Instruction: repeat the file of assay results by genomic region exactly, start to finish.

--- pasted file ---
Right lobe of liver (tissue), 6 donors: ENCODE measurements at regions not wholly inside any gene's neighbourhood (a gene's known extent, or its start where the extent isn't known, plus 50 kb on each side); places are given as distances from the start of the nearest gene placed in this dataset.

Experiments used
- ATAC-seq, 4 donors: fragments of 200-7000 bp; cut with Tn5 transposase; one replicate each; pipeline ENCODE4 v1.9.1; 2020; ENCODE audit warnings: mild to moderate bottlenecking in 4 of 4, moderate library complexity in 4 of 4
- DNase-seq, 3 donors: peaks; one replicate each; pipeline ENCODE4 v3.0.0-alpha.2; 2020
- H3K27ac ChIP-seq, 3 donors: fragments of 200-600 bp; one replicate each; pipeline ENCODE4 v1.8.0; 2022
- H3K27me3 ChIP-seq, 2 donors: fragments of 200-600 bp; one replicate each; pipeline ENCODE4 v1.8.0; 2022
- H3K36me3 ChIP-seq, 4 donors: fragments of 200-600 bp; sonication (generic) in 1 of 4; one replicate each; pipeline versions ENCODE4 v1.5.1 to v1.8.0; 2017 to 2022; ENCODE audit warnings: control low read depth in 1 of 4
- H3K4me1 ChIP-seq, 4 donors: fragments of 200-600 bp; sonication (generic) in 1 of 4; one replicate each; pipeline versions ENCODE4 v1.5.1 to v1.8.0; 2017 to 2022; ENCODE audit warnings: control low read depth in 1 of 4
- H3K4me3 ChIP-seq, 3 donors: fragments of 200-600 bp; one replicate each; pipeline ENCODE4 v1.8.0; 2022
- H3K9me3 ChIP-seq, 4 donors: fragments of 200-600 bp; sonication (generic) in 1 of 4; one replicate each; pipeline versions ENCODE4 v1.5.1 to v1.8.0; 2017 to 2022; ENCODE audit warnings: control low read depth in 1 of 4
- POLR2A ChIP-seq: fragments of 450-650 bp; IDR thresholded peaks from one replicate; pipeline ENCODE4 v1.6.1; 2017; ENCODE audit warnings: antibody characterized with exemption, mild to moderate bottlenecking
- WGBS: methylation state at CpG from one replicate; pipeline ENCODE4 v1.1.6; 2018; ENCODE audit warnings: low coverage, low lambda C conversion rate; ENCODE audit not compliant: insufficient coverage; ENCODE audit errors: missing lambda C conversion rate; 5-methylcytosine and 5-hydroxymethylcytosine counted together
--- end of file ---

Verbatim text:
Right lobe of liver (tissue), 6 donors: ENCODE measurements at regions not wholly inside any gene's neighbourhood (a gene's known extent, or its start where the extent isn't known, plus 50 kb on each side); places are given as distances from the start of the nearest gene placed in this dataset.

Experiments used
- ATAC-seq, 4 donors: fragments of 200-7000 bp; cut with Tn5 transposase; one replicate each; pipeline ENCODE4 v1.9.1; 2020; ENCODE audit warnings: mild to moderate bottlenecking in 4 of 4, moderate library complexity in 4 of 4
- DNase-seq, 3 donors: peaks; one replicate each; pipeline ENCODE4 v3.0.0-alpha.2; 2020
- H3K27ac ChIP-seq, 3 donors: fragments of 200-600 bp; one replicate each; pipeline ENCODE4 v1.8.0; 2022
- H3K27me3 ChIP-seq, 2 donors: fragments of 200-600 bp; one replicate each; pipeline ENCODE4 v1.8.0; 2022
- H3K36me3 ChIP-seq, 4 donors: fragments of 200-600 bp; sonication (generic) in 1 of 4; one replicate each; pipeline versions ENCODE4 v1.5.1 to v1.8.0; 2017 to 2022; ENCODE audit warnings: control low read depth in 1 of 4
- H3K4me1 ChIP-seq, 4 donors: fragments of 200-600 bp; sonication (generic) in 1 of 4; one replicate each; pipeline versions ENCODE4 v1.5.1 to v1.8.0; 2017 to 2022; ENCODE audit warnings: control low read depth in 1 of 4
- H3K4me3 ChIP-seq, 3 donors: fragments of 200-600 bp; one replicate each; pipeline ENCODE4 v1.8.0; 2022
- H3K9me3 ChIP-seq, 4 donors: fragments of 200-600 bp; sonication (generic) in 1 of 4; one replicate each; pipeline versions ENCODE4 v1.5.1 to v1.8.0; 2017 to 2022; ENCODE audit warnings: control low read depth in 1 of 4
- POLR2A ChIP-seq: fragments of 450-650 bp; IDR thresholded peaks from one replicate; pipeline ENCODE4 v1.6.1; 2017; ENCODE audit warnings: antibody characterized with exemption, mild to moderate bottlenecking
- WGBS: methylation state at CpG from one replicate; pipeline ENCODE4 v1.1.6; 2018; ENCODE audit warnings: low coverage, low lambda C conversion rate; ENCODE audit not compliant: insufficient coverage; ENCODE audit errors: missing lambda C conversion rate; 5-methylcytosine and 5-hydroxymethylcytosine counted together